Female Reporter Asks: “Is It Just Me, or Have Men Gotten Really Soft?”

Daniel Lattier | March 17, 2016

Last week, Tomi Lahren, a 23-year-old political commentator for The Blaze, ended her show by raising the following question:

“Is it just me, or have men gotten really soft these days?”

She goes on:

“This has nothing to do with sexuality. It has to do with the helplessness of today’s young men. It seems few can change a light bulb let alone fix a flat tire or change oil, and that makes for pretty slim pickings for the females out there looking for a match.
 

Jewelry is all but dead, and so is manliness. And by the way, wearing a flannel shirt and having a beard doesn’t make you a man if you still can’t change a tire and are scared of the dark.

It seems like millennial men either don’t have jobs or are still using their parents’ credit cards to buy us drinks at the bar…
 

So whose fault is it? Is it our fault, ladies? Are we getting too strong? Nah, I don’t buy that. See, a real man knows how to handle a strong woman, so this isn’t our problem. Maybe it’s the way boys are raised these days: fatherless homes and no male role models. It’s hard to learn how to be a man with no man around.”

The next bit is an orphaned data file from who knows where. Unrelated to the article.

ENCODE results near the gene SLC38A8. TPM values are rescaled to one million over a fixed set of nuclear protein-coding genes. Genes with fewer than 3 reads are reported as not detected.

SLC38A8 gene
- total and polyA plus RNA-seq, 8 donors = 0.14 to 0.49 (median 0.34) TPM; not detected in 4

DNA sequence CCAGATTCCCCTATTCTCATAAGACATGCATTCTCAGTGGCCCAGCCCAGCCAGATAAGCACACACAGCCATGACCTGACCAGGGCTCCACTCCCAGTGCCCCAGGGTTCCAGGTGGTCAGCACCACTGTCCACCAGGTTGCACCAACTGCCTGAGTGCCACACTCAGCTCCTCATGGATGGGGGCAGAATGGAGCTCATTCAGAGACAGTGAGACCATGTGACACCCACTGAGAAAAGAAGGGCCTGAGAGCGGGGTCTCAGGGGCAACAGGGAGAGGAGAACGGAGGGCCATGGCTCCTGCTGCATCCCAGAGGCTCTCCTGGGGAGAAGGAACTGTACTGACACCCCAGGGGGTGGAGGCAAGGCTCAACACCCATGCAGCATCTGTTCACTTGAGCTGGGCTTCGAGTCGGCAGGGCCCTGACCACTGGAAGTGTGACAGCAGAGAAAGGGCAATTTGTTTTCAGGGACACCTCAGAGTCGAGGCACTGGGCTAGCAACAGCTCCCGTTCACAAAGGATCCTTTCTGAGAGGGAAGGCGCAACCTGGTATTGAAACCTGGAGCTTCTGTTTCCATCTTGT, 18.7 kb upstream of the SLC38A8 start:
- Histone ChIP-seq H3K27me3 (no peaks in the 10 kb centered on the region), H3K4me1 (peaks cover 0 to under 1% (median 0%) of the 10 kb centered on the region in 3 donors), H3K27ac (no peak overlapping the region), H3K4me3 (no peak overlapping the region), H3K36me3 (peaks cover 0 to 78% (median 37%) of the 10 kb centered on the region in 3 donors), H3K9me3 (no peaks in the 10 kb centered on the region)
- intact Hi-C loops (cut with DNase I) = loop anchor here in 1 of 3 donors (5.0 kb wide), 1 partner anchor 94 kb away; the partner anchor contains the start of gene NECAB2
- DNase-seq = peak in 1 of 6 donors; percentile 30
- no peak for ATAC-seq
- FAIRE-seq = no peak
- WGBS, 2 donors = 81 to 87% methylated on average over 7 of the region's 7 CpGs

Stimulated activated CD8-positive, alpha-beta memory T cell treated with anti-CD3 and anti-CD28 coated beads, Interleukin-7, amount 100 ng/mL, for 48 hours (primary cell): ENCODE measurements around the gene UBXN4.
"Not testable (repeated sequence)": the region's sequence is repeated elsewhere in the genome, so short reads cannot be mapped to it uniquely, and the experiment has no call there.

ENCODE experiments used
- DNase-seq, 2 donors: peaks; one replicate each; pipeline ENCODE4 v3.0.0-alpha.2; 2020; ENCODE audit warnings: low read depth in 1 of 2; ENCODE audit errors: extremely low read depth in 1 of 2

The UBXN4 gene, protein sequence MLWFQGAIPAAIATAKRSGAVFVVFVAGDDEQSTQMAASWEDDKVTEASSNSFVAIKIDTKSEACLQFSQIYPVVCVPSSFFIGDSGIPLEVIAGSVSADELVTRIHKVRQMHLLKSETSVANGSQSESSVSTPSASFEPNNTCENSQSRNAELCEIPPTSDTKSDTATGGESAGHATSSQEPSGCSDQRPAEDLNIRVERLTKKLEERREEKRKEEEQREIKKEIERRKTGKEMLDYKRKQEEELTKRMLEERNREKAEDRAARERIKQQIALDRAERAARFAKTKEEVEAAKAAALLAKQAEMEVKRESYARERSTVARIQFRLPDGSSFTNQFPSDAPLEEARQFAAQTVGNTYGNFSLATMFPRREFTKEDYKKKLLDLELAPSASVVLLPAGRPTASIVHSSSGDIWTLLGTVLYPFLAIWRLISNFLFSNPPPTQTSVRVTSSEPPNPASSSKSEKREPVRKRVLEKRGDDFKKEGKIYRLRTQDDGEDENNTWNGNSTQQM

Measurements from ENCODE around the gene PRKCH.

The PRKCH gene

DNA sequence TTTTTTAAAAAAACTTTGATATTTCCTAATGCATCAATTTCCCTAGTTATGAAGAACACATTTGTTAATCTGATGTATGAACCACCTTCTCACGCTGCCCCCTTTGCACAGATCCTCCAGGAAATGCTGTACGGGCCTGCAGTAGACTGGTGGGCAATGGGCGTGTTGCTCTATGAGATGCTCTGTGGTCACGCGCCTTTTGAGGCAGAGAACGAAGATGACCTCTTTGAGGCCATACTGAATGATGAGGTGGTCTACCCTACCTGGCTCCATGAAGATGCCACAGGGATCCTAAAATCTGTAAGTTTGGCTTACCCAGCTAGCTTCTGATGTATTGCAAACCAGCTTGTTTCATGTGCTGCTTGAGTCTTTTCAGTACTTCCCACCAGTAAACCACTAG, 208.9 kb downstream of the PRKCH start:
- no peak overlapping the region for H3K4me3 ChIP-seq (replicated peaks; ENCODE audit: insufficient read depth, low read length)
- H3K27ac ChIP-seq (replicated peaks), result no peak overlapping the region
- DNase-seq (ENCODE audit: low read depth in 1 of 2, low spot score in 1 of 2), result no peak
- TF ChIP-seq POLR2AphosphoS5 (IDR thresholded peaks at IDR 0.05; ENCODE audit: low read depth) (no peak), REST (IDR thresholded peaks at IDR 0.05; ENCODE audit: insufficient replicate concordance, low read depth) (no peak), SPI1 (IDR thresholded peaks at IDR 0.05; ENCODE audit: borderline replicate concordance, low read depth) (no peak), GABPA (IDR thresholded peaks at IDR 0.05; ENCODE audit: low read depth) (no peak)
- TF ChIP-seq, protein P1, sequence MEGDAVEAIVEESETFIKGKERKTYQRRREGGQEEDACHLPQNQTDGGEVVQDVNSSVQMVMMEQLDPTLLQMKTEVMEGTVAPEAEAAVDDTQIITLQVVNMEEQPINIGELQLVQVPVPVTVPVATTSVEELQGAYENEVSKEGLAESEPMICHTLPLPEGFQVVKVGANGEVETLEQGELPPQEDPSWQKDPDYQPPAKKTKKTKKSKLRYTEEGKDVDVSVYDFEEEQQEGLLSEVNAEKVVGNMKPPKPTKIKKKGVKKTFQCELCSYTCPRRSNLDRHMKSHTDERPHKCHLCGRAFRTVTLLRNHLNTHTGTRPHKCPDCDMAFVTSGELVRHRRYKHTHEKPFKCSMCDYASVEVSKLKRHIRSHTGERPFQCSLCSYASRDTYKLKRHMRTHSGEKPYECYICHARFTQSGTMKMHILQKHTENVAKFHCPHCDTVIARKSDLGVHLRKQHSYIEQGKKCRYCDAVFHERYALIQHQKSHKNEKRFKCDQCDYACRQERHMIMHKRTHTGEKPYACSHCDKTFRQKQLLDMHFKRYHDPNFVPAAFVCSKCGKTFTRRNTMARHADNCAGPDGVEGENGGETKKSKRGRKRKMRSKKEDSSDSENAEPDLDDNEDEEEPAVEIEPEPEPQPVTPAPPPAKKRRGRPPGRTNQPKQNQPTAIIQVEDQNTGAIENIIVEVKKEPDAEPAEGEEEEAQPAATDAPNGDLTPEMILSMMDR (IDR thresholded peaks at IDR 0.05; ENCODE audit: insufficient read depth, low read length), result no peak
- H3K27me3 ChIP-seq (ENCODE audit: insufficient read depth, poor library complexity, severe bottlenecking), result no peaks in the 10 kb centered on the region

In closing she offers this recommendation to parents:

“Please teach your sons to be men, because the women of the world are tired of the boys.”

 

 

 

 

The tendency of many might be to dismiss Lahren for some of her simplistic gender caricatures and, let’s be honest, because she works for The Blaze. But her general point found a sympathizer on the other side of the political spectrum in the Telegraph’s Jonathan Wells, who agreed that “Masculinity, to all intents and purposes, has lost its edge.” At the same time, he offered an interesting qualification of Lahren’s gripes:​

“Lahren is living proof that women have broken free from the ascriptive restrictions of gender – but so have men. Fathers are progressively taking a more active role in child-rearing, husbands are tackling more typically feminine chores such as cooking and laundry, and sons are being raised in a world where they’re told it’s socially acceptable to enjoy both football and Love, Actually.
 

Over and over again, men have been chastised by women for not being ‘in touch with our emotions’ or unable to ‘open up’ in relationships. But the first generation to take the emotional plunge is now forced to endure endless whining from women who complain that we’re not the strong archetypes of masculinity they still seem to think they’re entitled to.
 

It’s a classic case of wanting your cake and eating it. Womenkind can’t have it both ways, and now they’re second-guessing their decision to encourage the sentimental, emotionally-aware man, it’s too late. The floodgates have opened, and a torrent of manbags, male grooming products and ‘feelings’ has washed away any remaining vestiges of traditional manliness.”

At present, the ideology that gender is purely a construct is continuing to gain force—in the media, in the education system, and in our laws. But could it be that most people are not quite ready to face all of the implications of that ideology? 

 



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